Gamestyle Archive Intro: if you ever wanted proof that GS stood by its approach and ethics then here’s the perfect example. Whilst the mainstream media were falling over themselves to praise Killzone the reality of the gaming experience was somewhat different. You can never win reviewing these games – you’ll have PR companies moaning you only scored it a 9 when it deserved a 10. We never bowed to such pressure and on the flipside these more realistic scores pushed down the game on ranking websites, much to the fanboys annoyance. Oh yes, a review such as this I’m sure in November 2004 did receive criticism from the Killzone-fans and it wasn’t the first, nor is it the last. I can recall another PlayStation exclusive in the shape of Gran Turismo prompting a similar backlash.
This review comes from Chris Pickering and overall proves that taking your time with the gaming experience and summing up the package stands the test of time. Too many sites tried to be first out of the blocks with a hashed review, not Gamestyle.
So, it’s here – the Halo beater is finally here. The game that’s set to propel Sony’s PS2 to the next level (and urinate from a great height upon Bungie’s Halo series). The game that truly defines the FPS genre and takes games, and gamers, to that dizzying new level we’d never thought possible. Why, even Edge harped on about Killzone’s immense potential – so how could it be any different?
Well, it is. It’s quite difficult to calculate just how many superlatives had been whipped up prior to the game’s release; proclaiming Killzone to be ‘heir apparent’ to the FPS throne (well, at least on consoles). And, let’s be honest, many of those utterances would’ve been made after witnessing early clips of the in-game action. However, drawing a line in the sand, we here at Gamestyle expect a little more substance to accompany our gaming hype. It all starts reasonably enough: an attractive introductory sequence clearly shows you how the game will play out.
Killzone is yet another homage to the ‘bloody war’ scenario (somewhat akin to the Medal Of Honor series, but set in the ‘near-future’ rather than the past). The Helghast – the masked enemies you’ll have seen all too often in the previews – are the baddies of the piece. They wish to take over, and obliterate anyone who isn’t part of their super-race. As is usual for this type of action-FPS, the storyline isn’t particularly interesting – but it does at least get you mildly intrigued for what is to come. Things take a slight turn for the worse when the game ‘proper’ actually begins. Unfortunately, playing on the normal difficulty or below, the enemy displays some mightily-unimpressive AI. On these lower settings, it’s something of a throwback to simpler times – when bitmapped sprites proceeded to run full-pelt towards you without a second thought to their existence on the spectral plane. However, to Guerrilla’s credit, if you wish to take on the game at its most difficult, enemy intelligence does ramp up; foes often come at you in a semi-realistic manner (even to the point of overwhelming you with some impressive routines). Of course, at the end of the day, it’s ‘artificially’ hard for the simple fact that it wants you to lose.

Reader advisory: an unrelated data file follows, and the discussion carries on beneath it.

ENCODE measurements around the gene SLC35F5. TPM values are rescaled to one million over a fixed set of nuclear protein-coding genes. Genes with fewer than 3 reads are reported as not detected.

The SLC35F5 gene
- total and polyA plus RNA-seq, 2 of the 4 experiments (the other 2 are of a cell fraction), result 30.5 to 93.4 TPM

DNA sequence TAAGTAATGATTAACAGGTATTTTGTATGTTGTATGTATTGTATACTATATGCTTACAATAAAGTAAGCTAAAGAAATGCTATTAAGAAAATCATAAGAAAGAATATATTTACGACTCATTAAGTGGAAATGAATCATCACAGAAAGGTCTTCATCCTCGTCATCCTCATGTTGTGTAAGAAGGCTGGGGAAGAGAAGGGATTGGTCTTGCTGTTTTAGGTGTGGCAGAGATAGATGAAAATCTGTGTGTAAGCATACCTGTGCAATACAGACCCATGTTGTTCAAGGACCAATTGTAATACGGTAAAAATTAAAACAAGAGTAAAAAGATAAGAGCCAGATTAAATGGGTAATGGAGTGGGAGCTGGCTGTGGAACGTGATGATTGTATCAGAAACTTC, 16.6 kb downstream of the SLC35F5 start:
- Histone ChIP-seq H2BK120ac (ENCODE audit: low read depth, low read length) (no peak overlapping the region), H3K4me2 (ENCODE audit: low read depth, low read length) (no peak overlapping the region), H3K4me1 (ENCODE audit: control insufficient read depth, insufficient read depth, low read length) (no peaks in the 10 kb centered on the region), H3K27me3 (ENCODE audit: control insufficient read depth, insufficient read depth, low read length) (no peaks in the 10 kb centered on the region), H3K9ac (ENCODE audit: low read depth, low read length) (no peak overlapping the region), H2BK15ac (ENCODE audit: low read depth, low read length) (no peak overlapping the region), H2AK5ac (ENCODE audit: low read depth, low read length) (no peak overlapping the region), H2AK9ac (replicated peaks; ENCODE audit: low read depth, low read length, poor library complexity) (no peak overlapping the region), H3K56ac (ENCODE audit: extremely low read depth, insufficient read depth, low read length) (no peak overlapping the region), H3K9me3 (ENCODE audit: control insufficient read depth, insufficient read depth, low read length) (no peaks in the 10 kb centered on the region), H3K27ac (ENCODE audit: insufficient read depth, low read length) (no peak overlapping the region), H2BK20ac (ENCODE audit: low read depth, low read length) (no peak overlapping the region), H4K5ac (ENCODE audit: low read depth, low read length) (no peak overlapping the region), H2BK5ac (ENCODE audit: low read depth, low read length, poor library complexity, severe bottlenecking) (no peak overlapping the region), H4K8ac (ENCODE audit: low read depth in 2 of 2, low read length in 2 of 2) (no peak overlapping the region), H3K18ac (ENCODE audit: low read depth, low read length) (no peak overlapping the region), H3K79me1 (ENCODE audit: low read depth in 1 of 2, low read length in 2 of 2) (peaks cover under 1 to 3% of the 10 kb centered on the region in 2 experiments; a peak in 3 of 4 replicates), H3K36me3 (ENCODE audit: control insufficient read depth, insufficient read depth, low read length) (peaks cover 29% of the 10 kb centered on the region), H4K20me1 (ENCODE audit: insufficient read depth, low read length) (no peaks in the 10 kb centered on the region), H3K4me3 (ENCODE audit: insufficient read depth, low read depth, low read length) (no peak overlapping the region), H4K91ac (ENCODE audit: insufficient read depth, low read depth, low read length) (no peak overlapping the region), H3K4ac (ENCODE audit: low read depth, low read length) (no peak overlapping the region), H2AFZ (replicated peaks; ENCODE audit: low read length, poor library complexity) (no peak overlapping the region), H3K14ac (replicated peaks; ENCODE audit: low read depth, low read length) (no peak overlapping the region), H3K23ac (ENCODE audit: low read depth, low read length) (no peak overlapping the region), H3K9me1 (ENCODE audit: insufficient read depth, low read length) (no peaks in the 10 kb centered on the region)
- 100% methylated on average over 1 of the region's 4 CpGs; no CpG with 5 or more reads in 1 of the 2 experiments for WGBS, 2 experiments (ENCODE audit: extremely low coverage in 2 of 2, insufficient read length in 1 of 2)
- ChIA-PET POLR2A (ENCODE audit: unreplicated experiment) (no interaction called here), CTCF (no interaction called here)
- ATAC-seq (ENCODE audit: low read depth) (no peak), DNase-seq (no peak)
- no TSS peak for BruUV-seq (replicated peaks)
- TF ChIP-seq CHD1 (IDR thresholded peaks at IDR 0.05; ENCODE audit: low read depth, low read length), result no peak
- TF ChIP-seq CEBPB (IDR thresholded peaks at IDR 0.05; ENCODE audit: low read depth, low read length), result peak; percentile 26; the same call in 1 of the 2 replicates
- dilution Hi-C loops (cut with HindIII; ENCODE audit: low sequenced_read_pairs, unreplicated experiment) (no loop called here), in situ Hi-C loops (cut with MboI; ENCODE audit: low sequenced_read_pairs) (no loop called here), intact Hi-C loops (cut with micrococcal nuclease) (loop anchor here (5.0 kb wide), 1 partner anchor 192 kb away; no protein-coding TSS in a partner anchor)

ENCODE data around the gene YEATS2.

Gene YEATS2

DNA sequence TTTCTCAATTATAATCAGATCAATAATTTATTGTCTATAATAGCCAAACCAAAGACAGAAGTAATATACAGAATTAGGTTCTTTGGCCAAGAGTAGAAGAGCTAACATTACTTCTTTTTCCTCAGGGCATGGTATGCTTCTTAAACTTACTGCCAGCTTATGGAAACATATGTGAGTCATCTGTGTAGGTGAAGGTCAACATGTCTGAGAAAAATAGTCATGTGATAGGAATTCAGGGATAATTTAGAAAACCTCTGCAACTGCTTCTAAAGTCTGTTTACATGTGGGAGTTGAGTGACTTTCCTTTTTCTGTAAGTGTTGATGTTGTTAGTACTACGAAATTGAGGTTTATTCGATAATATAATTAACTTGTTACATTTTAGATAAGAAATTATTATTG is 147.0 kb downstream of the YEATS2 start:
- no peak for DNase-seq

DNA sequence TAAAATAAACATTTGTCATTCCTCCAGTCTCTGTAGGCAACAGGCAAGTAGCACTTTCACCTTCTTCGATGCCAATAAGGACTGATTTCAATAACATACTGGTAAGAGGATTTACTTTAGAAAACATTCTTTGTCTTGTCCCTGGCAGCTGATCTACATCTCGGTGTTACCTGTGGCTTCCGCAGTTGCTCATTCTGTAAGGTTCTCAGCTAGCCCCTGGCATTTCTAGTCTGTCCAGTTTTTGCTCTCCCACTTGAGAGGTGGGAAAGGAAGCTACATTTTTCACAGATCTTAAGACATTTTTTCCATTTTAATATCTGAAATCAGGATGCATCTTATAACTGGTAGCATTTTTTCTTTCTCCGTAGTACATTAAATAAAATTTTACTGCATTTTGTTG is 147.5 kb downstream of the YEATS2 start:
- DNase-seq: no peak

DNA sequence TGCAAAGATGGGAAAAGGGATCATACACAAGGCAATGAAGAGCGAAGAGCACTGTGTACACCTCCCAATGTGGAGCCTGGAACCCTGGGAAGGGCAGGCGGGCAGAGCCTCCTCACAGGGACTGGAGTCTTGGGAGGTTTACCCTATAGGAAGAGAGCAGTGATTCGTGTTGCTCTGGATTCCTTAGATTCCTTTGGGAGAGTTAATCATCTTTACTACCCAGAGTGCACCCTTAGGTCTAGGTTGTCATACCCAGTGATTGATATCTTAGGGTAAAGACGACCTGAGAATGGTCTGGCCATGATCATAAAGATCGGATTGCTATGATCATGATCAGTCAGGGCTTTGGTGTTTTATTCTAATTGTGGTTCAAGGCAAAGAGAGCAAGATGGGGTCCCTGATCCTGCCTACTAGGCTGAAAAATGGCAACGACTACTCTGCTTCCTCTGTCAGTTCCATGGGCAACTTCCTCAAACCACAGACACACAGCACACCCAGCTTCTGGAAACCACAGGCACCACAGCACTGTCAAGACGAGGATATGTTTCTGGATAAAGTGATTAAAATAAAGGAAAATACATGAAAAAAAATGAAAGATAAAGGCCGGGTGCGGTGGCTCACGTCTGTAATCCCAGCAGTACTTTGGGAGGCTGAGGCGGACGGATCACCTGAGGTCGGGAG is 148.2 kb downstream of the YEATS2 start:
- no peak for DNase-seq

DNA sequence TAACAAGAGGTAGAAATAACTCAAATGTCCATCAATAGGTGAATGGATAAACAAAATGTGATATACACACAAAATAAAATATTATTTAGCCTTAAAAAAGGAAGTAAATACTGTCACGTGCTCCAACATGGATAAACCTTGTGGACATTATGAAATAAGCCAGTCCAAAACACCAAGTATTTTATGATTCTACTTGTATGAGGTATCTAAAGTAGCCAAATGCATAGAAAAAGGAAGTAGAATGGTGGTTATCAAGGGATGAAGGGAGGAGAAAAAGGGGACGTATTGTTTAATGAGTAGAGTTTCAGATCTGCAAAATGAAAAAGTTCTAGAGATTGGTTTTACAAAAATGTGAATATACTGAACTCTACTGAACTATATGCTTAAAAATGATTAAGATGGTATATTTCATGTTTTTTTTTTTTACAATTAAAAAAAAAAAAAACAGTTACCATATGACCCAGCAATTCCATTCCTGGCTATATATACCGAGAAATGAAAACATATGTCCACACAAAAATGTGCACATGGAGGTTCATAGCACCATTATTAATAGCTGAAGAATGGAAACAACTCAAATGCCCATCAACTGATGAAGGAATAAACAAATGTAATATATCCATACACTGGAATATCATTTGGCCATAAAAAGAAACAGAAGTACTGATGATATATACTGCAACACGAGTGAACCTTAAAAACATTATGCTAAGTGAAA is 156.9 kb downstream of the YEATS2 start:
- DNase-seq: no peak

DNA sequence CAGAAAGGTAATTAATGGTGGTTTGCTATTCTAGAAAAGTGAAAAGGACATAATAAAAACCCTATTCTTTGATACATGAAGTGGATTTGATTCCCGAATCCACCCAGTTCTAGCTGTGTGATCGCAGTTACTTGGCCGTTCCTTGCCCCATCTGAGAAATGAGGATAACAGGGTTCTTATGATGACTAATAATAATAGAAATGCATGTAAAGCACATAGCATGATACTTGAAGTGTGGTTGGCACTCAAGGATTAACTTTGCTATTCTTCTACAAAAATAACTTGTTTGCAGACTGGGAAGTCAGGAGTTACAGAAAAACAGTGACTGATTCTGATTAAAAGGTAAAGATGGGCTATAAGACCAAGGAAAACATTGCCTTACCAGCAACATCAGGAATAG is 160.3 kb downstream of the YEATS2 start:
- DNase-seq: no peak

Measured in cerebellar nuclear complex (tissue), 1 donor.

Killzone’s enemies (or should that be clones?) become something of a detriment to the title overall. After the first hour or so of play, you’ll be screaming out for a little variety as far your opponents are concerned. Your screams go mercilessly unanswered, of course, as wave upon wave of identikit soldiers come tearing towards you. Don’t get us wrong, Gamestyle is partial to the Guerrilla style – but the FPS fashion stakes could’ve been upped considerably with a dash of spice on the playing-field. Even worse ‘fashions’ are yet to come, however, with the design of the levels. After witnessing and playing through some of the most exhilarating and incredibly-vast levels in Halo 2, there’s nothing but disappointment laying in Killzone’s wake.
Half-Life 2 showed us that levels need not be overly-simplified and obvious to stave off frustration; but here, there’s very little sense of actually being able to shape your own destiny – and more of a feeling that you’re being forced against your will through channels of hardness. Matters aren’t helped one tiny bit by the aesthetic design; these are some of the most drab and lifeless stages that Gamestyle has ever visited. The endless collage of browns and murky greys are quite depressing in fact, almost to the point of despair. Okay, so it does support the ‘warzone’ motif quite well – but there’s no excuse for inactivity outside of immediate battles. Guerrilla needs to remind players that the rest of their world is actually alive.
Despite the overly critical tone we’ve taken with Killzone, it’s not a game that can’t yield the occasional highpoint. When we say highpoint, we don’t mean to imply that it reaches the heights of multiplayer Halo 2 (although Killzone is fully playable online) – perhaps ‘highpoint of relief’ is the better expression. Relief that arrives in the aftermath of a bad purchase; knowledge and the implicit hope that someday Guerrilla will rise above the ruins of a dismal and overhyped package.
In the meantime, media interest which at first raised the game up to unreachable levels looks almost certain to implode – killing off Killzone in the process. The potential for Guerrilla to develop a truly impressive FPS title on the PS2 is obviously there, but it’s a learning curve that players won’t be scaling anytime soon. The PS2’s answer to Halo? Don’t make us laugh.
Gamestyle Score: 5/10